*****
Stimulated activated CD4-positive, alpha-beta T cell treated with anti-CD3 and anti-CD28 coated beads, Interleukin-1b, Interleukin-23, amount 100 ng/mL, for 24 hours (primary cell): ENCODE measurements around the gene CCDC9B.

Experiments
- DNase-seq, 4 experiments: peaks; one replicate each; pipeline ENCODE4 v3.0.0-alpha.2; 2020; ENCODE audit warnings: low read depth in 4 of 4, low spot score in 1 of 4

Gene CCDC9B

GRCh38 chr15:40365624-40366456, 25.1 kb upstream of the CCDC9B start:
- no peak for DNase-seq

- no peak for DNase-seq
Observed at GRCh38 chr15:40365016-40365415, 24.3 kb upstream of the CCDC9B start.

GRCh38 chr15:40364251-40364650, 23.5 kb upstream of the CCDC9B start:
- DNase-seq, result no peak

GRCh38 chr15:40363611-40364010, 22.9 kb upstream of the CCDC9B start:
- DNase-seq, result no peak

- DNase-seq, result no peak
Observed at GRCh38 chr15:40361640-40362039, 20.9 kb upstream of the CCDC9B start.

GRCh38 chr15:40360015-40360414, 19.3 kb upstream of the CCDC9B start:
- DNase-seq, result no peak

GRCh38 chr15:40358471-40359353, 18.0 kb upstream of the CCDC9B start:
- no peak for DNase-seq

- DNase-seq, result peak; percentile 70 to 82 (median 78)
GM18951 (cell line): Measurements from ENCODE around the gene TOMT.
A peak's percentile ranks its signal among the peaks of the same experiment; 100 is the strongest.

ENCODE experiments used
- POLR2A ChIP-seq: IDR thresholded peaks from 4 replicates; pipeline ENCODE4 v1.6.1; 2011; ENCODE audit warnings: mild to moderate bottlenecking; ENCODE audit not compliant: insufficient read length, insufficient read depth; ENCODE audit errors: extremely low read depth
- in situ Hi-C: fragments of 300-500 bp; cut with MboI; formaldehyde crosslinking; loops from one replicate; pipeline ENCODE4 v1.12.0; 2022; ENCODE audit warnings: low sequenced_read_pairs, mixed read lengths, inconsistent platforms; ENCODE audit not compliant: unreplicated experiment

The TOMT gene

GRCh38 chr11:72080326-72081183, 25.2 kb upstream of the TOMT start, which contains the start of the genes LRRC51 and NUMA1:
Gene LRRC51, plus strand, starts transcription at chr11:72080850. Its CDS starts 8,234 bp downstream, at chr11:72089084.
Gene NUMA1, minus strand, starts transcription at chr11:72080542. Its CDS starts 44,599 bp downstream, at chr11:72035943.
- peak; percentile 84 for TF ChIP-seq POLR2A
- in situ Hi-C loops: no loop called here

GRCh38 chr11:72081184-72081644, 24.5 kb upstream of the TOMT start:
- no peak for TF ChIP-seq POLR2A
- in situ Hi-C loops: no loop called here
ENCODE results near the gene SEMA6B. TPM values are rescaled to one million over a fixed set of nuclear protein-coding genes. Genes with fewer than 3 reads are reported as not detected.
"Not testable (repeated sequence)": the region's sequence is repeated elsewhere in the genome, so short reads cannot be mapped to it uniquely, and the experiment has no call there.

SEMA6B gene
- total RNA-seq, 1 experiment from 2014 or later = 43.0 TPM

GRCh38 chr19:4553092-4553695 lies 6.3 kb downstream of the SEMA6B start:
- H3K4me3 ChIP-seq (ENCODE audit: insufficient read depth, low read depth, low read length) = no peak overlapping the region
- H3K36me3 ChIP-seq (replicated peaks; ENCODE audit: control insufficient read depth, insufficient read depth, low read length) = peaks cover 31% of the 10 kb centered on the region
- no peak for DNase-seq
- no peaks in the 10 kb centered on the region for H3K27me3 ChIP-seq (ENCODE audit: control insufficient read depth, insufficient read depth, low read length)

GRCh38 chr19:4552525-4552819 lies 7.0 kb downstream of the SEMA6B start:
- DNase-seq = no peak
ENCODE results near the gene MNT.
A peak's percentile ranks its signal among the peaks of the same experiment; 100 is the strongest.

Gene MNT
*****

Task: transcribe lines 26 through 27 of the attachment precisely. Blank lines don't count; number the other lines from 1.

GRCh38 chr11:72080326-72081183, 25.2 kb upstream of the TOMT start, which contains the start of the genes LRRC51 and NUMA1:
Gene LRRC51, plus strand, starts transcription at chr11:72080850. Its CDS starts 8,234 bp downstream, at chr11:72089084.